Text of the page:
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Who will roll away the stone for us?

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ST VINCENT AND THE GRENADINES CHRISTIAN COUNCIL

2017 Easter Message

In the following text, ‘stone’ is used metaphorically as an obstacle to integral human development, and ‘the rolling away of the stone’ as a freeing, liberating and life-giving experience.

Who will roll away the stone for us from the entrance of the tomb? (Mk 16:3) Who will…? Perhaps an expression of helplessness, powerlessness, admission of inability? Who will…? Yet are these not the conditions of possibility? There will be a response. The stone will be rolled away.

The concern of the three women going to the tomb early on the first day of the week, in first century Palestine, is relevant for our contemporary social context and particularly illuminating when used as an interpretive key for all that is happening globally (e.g. refugees, migrant populations and the closing of borders), regionally (e.g. the Haitian humanitarian crisis in the aftermath of hurricane Matthew: families living in a cave and eating poisonous plants!!! The commodification of the body, trafficking in persons and human body parts) and locally (e.g. increase of violence and criminal activity, the proliferation of gangs and gang warfare, the state of the economy and its effects on the poor and the vulnerable, rising unemployment, inadequate delivery of health care, pornography as entertainment!!!). Faced with such obstacles, and seeming insurmountables and impenetrables, parents, teachers, religious leaders, social workers, health care givers, law enforcement officers, politicians, economists, farmers, fisher folk, technocrats, business persons, and leaders from all walks of life pose, and attempt to address the troubling question of ‘who will roll away the stone’. Used as a metaphor for ‘obstacle’, ‘barrier’, ‘impediment’, ‘stumbling block’ and ‘obstruction’, and especially in the psychological, moral and spiritual senses, the expression ‘stone’ and the experience of ‘rolling away the stone’ offer much for thought and reflection. So, for example, fear of the unknown can prevent a person from taking risks. A tendency to compromise can weaken one’s integrity. Thomas was fixated on physical encounter; Peter often put his foot in his mouth (cf. Matt 16:13-23, esp. v23); and Saul’s zeal was misdirected. For the man or woman of faith, however, the answer to the problem of ‘who will roll away the stone’ is known. God anticipates all human efforts! He removes obstacles; He rolls away stones.

As we celebrate Easter, this year, after the Christian Lenten regime of prayer, fasting, almsgiving, and penance, with a view towards repentance and deeper personal conversion, believers and non-believers alike are invited to hear a familiar Easter message that God, in Christ Jesus, has overcome the grave, death and every form of dehumanization and decadence. On the first Easter, the divine intervened and rolled away the stone (Mk 16:4-5) from the tomb in which the Son of Man-Son of God was laid. He who said ‘I am the resurrection and the life’ (Jn 11:25), ‘I am the Way, the Truth and the Life’ (Jn 14:6), and ‘I have come that you may have life and have it to the full’ (Jn 10:10b), emerged from the tomb not dead, but alive. Every impassable was rendered passable, barriers removable and obstacles surmountable; for indeed, ‘nothing is impossible to God’ (cf. Lk 1:37). Through his passion, death and resurrection (the paschal mystery), Jesus Christ proved that the most conclusive of obstacles could be removed. In rising, he offered all humanity fresh hope; life anew – life in abundance.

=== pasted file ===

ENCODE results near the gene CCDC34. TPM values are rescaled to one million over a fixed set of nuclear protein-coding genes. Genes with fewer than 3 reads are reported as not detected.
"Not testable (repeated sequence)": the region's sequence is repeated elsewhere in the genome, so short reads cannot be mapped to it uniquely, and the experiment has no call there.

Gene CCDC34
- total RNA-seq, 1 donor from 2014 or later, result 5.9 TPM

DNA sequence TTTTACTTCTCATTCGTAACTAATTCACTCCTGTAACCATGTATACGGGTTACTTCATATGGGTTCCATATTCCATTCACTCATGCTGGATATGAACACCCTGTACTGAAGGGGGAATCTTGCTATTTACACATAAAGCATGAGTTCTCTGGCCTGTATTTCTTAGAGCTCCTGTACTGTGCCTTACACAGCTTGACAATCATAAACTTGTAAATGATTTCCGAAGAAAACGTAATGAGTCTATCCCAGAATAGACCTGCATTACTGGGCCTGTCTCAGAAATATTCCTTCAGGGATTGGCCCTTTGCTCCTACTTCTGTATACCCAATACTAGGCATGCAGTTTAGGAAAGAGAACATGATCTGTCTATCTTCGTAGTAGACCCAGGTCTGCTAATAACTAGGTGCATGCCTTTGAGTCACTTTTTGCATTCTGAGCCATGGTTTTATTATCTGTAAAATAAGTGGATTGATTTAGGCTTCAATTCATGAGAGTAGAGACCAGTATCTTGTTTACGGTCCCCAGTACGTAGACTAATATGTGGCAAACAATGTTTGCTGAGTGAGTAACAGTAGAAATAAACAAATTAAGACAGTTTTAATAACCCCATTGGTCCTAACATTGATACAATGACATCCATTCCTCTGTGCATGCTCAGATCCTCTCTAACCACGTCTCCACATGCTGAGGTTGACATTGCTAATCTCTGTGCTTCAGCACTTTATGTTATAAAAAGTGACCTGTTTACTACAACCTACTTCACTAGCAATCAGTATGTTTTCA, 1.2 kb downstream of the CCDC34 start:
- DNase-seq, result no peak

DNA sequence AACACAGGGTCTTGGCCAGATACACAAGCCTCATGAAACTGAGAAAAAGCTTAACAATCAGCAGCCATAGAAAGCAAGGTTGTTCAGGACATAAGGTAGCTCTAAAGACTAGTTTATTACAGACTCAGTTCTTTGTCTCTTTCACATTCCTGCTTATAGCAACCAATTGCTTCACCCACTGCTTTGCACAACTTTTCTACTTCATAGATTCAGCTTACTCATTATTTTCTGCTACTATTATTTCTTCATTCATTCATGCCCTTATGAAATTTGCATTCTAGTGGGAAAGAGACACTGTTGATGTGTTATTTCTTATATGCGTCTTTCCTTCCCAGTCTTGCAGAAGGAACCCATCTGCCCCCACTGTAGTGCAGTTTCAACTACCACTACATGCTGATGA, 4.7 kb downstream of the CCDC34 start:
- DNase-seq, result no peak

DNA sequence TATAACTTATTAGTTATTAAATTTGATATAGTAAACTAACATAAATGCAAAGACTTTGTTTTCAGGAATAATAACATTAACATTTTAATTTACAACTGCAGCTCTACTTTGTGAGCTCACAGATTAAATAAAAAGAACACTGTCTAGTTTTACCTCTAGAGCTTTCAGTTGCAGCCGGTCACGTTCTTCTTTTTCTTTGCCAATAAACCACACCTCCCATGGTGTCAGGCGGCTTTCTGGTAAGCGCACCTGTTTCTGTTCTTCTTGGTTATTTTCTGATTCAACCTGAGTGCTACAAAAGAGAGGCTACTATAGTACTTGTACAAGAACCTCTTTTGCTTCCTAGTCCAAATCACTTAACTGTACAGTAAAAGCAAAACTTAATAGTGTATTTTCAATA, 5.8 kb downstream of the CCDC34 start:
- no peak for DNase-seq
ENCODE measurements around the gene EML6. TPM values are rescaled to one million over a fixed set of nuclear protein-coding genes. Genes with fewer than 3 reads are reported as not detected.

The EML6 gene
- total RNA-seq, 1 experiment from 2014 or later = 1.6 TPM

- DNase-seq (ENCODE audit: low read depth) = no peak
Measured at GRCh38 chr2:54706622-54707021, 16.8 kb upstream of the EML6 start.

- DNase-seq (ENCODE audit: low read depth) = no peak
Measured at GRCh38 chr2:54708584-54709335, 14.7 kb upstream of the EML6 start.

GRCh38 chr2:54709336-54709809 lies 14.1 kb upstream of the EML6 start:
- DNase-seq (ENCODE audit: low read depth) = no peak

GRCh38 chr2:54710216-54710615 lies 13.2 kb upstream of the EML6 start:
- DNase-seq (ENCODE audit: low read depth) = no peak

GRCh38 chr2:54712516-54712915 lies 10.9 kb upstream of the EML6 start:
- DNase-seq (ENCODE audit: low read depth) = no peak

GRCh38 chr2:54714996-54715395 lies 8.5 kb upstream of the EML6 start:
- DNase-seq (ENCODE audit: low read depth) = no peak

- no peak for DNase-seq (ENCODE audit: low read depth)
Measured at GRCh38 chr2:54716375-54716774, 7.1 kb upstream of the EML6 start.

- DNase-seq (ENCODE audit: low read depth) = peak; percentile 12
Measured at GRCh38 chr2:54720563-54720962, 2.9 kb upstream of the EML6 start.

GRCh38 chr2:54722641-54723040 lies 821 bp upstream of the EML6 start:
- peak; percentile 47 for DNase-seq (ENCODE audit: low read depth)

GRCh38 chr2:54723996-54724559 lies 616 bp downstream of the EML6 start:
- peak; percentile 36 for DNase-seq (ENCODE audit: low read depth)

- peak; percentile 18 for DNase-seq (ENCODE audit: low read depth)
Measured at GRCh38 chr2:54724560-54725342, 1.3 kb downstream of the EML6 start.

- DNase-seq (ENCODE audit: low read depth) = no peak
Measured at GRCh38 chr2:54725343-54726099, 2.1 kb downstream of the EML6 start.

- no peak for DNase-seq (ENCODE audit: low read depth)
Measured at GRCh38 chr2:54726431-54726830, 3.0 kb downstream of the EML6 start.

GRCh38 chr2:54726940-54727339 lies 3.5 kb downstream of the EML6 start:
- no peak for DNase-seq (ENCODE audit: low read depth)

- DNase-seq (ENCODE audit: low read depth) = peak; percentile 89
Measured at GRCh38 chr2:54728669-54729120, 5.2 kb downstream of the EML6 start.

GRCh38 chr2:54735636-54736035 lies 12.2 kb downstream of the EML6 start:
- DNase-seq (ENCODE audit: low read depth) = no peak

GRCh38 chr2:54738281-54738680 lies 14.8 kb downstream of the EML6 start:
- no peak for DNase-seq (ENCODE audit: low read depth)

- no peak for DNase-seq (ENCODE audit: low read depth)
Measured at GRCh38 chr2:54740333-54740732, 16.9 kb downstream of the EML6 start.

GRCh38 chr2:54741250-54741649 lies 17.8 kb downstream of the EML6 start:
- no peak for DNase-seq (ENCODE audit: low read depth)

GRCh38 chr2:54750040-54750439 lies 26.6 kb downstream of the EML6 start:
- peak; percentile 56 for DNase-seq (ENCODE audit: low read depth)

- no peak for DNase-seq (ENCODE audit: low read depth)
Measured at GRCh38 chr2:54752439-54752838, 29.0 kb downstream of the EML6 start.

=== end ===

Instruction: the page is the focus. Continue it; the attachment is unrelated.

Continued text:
The themes of hope and life reflected in our worship at Easter and in our daily attempts to roll away stones are anticipated, also, in nature and culture as the poui and the lily brighten up the surroundings, and as kites rise and soar, drawing attention to the Risen Christ. Indeed, it can be said that at Easter all of creation sing new songs of joy with correspondences in the various Christian assemblies, as believers raise their voices in praise of the Risen Lord. He rose from the grave. He is not dead; He is alive. Halleluia!

The SVGCC reaffirms its belief in the resurrection, this central mystery of our salvation, and wishes every believer the fresh hope it inspires. Furthermore, it encourages the faith of both the individual and the community, and exhorts that stones can be rolled away, whatever their size, make-up or pedigree. Finally, like St Paul, we, too, hold and confess that ‘if Christ has not been raised, then our preaching is without substance, and so is your faith’ (1 Cor 15:14).

Happy Easter!!!

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